How Much Carbon Will Be Emitted By People Travelling to the Paris Climate Talks?

Illustration for article titled How Much Carbon Will Be Emitted By People Travelling to the Paris Climate Talks?

With attendees from 195 countries convening Paris this week for the UN’s COP21 climate talks, it’s definitely fair to wonder if all that traveling might actually be a bad thing for the climate. Wired did the math.


Although many of the events around the talks have been scaled back or cancelled after the attacks earlier this month, an estimated 50,000 people are expected to travel to Paris this week, including not only heads of state but also reps from NGOs, clean energy entrepreneurs, Bill Gates and his climate Dream Team, and plenty of journalists to cover it all. What kind of climate damage might these benevolent travelers inflict on the warming planet?

Here are Wired’s calculations:

If you add up all the Bangkoks, Bermudas, Cape Towns, Sydneys, Santiagos, Samoas, Jakartas, Singapores, and Stockholms in between, the average distance per traveler is about 9,000 miles, round trip.

Those people will arrive on trains, cars, but mostly airplanes. When flown at full capacity (and the airline industry being what it is, and the Paris meetings being what they are, there’s little reason to think the planes will be anything but packed), a Boeing 747 (a happy medium between private jets and bullet trains) gets about 16.5 miles per gallon of jet fuel. Between 50,000 attendees, that’s about 27 million gallons of the stuff.

When burned, every one of those 27 million gallons of jet fuel releases about 21 pounds of carbon dioxide into the atmosphere. Added up, all those planes flying to the Paris climate talks will release about 575 million pounds of CO2.

Alone, that looks like a really big number. Compared to the entire world, which produces about 80 quadrillion pounds of CO2 each year, it’s not much. In fact, all the travel for all the people to and from Paris equals about 22 seconds of global CO2 emissions. Add in two weeks of hotels, taxis, espressos, pastries, and wine toasts, and you can probably tack on another half second or so.


The UN Framework Convention on Climate Change is going to release its own audit, after the fact, so rest assured that the organizers are definitely thinking about this. At least the French government is purchasing carbon offsets to account for the millions of pounds emitted by travel.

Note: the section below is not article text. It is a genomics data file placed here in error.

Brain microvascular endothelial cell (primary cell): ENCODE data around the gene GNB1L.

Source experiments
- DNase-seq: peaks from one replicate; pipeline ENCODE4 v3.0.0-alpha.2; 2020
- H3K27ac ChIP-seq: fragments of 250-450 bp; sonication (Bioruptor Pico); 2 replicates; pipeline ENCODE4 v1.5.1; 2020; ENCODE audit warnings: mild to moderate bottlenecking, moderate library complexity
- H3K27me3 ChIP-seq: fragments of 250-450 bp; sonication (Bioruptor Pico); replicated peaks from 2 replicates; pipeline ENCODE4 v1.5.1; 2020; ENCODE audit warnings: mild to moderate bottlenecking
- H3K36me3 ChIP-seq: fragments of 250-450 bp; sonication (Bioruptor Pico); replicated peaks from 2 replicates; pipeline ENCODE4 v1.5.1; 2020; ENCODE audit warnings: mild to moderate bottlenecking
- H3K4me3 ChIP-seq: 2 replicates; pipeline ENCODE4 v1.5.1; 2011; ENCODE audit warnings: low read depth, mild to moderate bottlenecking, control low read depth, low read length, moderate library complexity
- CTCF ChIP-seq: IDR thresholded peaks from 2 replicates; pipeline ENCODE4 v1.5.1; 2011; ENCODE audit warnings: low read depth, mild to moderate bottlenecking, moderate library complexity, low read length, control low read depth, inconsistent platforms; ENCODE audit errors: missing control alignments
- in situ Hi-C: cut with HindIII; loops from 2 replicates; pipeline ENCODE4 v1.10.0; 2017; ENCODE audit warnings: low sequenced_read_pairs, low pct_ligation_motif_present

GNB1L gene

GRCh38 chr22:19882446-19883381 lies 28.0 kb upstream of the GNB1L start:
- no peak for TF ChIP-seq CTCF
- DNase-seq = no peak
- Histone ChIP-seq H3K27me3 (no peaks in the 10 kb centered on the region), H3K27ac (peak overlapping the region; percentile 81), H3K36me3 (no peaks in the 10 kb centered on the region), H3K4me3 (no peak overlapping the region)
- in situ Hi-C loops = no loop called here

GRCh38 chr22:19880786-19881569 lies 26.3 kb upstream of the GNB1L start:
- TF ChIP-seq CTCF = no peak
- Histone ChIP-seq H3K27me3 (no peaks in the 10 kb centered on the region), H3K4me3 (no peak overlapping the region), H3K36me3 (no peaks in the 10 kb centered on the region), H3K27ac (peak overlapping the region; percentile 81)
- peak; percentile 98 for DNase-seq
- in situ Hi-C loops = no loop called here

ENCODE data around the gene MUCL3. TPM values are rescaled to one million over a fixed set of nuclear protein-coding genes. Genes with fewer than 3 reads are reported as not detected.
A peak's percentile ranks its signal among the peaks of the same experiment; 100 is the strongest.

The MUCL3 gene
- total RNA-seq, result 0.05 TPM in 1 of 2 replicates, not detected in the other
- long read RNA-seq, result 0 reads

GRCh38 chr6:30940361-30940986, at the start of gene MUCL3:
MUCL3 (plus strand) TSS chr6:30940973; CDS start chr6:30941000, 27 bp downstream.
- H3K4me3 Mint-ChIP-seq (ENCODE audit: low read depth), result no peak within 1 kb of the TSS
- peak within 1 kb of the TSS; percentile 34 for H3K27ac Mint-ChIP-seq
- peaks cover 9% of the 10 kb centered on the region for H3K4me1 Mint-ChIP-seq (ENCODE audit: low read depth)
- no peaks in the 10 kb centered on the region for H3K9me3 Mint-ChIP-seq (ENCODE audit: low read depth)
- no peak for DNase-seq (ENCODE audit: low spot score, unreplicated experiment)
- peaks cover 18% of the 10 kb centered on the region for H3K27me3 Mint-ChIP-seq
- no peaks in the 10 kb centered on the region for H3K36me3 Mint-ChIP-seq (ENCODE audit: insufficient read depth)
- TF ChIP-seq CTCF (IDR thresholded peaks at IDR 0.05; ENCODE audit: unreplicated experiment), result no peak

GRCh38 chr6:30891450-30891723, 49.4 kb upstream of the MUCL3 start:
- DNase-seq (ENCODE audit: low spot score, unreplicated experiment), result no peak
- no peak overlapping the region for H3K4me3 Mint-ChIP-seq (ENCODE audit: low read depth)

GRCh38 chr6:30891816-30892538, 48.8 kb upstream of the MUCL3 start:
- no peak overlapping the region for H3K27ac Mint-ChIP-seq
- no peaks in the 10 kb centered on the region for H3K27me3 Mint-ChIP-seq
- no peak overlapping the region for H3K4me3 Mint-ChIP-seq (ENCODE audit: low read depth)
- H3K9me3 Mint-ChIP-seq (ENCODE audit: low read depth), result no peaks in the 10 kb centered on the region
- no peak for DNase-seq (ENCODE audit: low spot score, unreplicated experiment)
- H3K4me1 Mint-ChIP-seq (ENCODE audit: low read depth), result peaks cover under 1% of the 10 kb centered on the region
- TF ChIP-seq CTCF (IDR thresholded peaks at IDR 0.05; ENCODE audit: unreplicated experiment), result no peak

It’s worth wondering why we couldn’t possibly manage to do this thing virtually. I get that meeting in person helps convey the gravity of the situation, but seriously, it’s 2015: Have everyone Skype in their pledges and spend this week getting to work.

Still, it’s important to note that 195 nations so far have made this a priority—that’s a good thing. And hopefully, after this event, we won’t ever need have to have this kind of meeting ever again.


Follow the author at @awalkerinLA

Hundreds of pairs of shoes are displayed at the place de la Republique, in Paris, as part of a symbolic and peaceful rally. AP Photo/Laurent Cipriani


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“With attendees from 195 countries convening Paris this week for the UN’s COP21 climate talks, it’s definitely fair to wonder if all that traveling might actually be a bad thing for the climate.”

No. No no no no no no no. No. It’s not “definitely fair to wonder.” It’s the opposite of that. It’s asinine.

This shallow, stupid argument has been getting tossed about for years, (at least) ever since some idiot tried to discredit Al Gore for traveling on an airplane promoting An Inconvenient Truth. The horror.

I can barely begin to desribe just how incredibly moronic this line of thinking is, but I’ll try.

First off, it’s tu quoque ( “The people meeting on how to reduce carbon pollution are, wait for it, burning carbon. Let’s dismiss, minimize or ignore the facts motivating the talks in the first place!”

Second, even if not intended actually to discredit the message, it’s still childishly and breathtakingly self-centered. “Look at all those silly delegates, using transportation methods based mostly on fossil fuels. I, the intrepid and morally superior reporter, can point out that fact and report it as news. Even better, as distracting, hypocritical, message-disqualifying news! The best kind! And my article gets lots of hits and links, from like-minded readers whose brains are not at all wasting away in their skulls. Meanwhile, it’s not like the media reporting on the discussion are ignoring anything significant like, you know, the merits of the damn thing as a result ...”

Third, it’s dangerously disconnected from reality. “How are major decisions of this kind to be made by representatives of the world’s nations? Well, it certainly can’t be by getting together and talking about it. That would involve transportation, which depends upon fuel, which is still overwhelmingly carbon-based! Never mind that neither I nor anyone else can come up with an genuine alternative. My article implicitly condemns all the delegates for not utilizing magic carbon-neutral super pods! And yes I realize that, if I were to actually take this thinking to its logical conclusion, I would be willing to tell my great-grandchildren, sitting around while the human race and millions of animal and plant species go extinct, unable to do anything about it, that, damnit, I was right to condemn the original, unforgivable sin of people getting together to reduce climate change at a time when something could be done about it! Sorry, great-grandkids! There were no other, better ways for me to contribute to the conversation anyway (…), and I was definitely not merely trafficking in terrible logic and sloppy, lowest-common denominator journalism. No way! That’s just the kind of hard-driving, heroic, humble reporter I am!”